IS THIS POLICE FORCE BEHIND THE TIMES IN TECHNOLOGY?

VITAL police communication tools have been slammed as outdated in a major review of Queensland’s emergency services.

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Former federal police boss Mick Keelty found a lack of investment in technology had left police officers significantly behind similar frontline organisations.

He wants every police officer to be issued with iPads or similar devices to perform instant searches or file reports from the road.

Mr Keelty’s final 400-page report into Police and Community Safety will be tabled in parliament today after being taken to Cabinet yesterday, where it was accepted in principle.

Civilians will replace uniformed police officers in speed camera vans and wide-load escorts after other recommendations from Mr Keelty, despite police union warnings it could lead to road deaths.

The Queensland Ambulance Service and Corrective Services departments will be moved, and the police and fire services will merge some office functions.

In another recommendation, the fleet of 2400 police vehicles would be fitted with GPS technology so their positions could be known at all times.

The ambulance and fire services can already track the movement of vehicles to help assign them to emergencies, while police rely on officers radioing in.

Poor police technology – in which officers must use radio to conduct vehicle registration and other searches – was frustrating officers and hampering their emergency and lifesaving work, Mr Keelty found.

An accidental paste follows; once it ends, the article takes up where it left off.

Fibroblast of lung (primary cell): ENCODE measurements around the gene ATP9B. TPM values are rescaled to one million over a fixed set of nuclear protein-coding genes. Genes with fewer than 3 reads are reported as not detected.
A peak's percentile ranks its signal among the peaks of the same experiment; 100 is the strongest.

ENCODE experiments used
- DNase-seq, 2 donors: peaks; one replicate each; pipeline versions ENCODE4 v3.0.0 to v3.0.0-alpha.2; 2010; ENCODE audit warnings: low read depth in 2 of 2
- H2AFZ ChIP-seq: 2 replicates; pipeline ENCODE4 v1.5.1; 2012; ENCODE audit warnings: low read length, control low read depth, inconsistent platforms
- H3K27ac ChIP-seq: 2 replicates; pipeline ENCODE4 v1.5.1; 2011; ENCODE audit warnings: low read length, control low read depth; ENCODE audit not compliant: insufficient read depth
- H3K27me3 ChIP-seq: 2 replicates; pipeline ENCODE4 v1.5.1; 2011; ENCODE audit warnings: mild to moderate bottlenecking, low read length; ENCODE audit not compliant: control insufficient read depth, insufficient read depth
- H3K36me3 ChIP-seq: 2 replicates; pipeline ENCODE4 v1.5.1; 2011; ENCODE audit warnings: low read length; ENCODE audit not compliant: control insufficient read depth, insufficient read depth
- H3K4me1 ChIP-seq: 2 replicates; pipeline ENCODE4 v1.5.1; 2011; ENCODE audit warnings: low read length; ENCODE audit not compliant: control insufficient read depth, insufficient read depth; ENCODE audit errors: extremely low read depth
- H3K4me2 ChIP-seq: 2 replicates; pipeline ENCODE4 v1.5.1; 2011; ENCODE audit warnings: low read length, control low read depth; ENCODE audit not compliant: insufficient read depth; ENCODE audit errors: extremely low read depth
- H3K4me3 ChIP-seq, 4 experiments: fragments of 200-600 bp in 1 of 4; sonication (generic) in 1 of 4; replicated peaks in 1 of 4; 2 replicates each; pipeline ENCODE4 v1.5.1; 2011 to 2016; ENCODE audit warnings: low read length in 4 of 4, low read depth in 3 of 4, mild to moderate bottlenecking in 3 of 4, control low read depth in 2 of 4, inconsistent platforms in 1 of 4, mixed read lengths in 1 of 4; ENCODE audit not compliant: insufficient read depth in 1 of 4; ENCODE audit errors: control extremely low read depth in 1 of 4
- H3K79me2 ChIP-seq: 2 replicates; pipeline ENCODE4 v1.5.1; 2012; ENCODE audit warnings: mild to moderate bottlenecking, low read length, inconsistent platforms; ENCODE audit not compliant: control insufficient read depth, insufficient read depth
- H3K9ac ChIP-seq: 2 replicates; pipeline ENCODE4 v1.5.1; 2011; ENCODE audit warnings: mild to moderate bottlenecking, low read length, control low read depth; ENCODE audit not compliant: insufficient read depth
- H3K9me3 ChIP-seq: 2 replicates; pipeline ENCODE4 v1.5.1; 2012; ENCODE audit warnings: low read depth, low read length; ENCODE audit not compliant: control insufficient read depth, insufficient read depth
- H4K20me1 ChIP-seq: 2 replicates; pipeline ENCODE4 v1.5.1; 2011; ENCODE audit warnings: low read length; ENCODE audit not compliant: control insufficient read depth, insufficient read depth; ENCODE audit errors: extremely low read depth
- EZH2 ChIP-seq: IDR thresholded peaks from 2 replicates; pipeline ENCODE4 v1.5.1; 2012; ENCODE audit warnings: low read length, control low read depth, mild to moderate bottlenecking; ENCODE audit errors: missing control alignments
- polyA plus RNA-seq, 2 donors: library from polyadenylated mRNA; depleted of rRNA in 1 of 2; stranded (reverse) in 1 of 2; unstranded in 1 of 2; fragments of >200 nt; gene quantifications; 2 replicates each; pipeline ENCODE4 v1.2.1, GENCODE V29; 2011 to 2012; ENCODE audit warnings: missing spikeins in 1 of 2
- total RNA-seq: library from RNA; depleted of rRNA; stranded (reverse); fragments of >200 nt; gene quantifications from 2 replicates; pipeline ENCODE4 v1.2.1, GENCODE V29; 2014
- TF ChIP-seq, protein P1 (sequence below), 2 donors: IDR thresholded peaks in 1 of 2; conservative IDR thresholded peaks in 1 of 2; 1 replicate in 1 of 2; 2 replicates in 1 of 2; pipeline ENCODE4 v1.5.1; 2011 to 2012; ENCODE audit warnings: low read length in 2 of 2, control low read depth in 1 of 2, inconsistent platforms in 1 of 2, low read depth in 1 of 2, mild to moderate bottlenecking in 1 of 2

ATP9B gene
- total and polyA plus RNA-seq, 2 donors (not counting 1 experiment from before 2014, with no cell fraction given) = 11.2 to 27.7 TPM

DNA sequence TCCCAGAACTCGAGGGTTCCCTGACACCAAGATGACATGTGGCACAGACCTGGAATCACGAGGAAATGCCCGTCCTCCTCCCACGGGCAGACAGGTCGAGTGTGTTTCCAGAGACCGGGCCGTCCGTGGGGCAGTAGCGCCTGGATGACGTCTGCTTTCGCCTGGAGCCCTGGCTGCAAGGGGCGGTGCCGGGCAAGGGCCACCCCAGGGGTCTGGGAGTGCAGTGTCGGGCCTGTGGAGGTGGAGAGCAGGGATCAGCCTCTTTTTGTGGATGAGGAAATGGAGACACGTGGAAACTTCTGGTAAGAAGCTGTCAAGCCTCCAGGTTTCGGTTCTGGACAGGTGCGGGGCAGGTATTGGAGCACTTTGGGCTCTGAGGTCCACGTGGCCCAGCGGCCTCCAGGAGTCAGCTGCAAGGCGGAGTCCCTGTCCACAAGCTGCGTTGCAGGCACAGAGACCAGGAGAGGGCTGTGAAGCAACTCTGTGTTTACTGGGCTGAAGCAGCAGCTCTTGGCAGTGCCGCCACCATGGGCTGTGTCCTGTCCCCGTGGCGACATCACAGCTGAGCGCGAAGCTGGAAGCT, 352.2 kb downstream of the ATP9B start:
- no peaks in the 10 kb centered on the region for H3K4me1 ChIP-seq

Officers are also using their own video equipment at work and download the recordings at home because of a lack of service capacity.

Police Commissioner Ian Stewart recently implemented a major restructure of the service which will remain largely the same.

However the state government will forge ahead with long-expected plans to take speed camera vans out of the hands of police, who operate them on overtime.

Speed cameras could be outsourced to private operators, be handed over to civilian public servants or be moved to another department.

The Queensland Police Service has fiercely opposed the move, warning it will destroy the system’s integrity and compliance and lead to more road deaths.

Police earn about $10 million a year in overtime from speed camera vans, or an average of $15,000 a year for the 600 trained officers.

The Queensland Ambulance Service will move from the Community Safety department to Queensland Health. Corrective Services, which runs the state’s prisons, will move to the department of Justice and the Attorney-General.

The remaining Community Services department will be renamed the department of Fire and Emergency Services.

Current fire commissioner Lee Johnson will lead the department, putting a uniformed officer in charge instead of a director-general. A deputy commissioner will be in charge of rural fire fighters.

The change is aimed at putting “emergency services back in charge of emergency services”, in line with the police commissioner heading the police service.

Business support areas – such as human resources and information management – in the police and fire services will merge and will be led by a chief executive of portfolio business.

The Keelty report does not flag job losses as a result of the merge and staff are expected to predominantly “stay in the same chairs”.

A new position of Inspector-General for emergency management will oversee the portfolio.

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Henry Sapiecha

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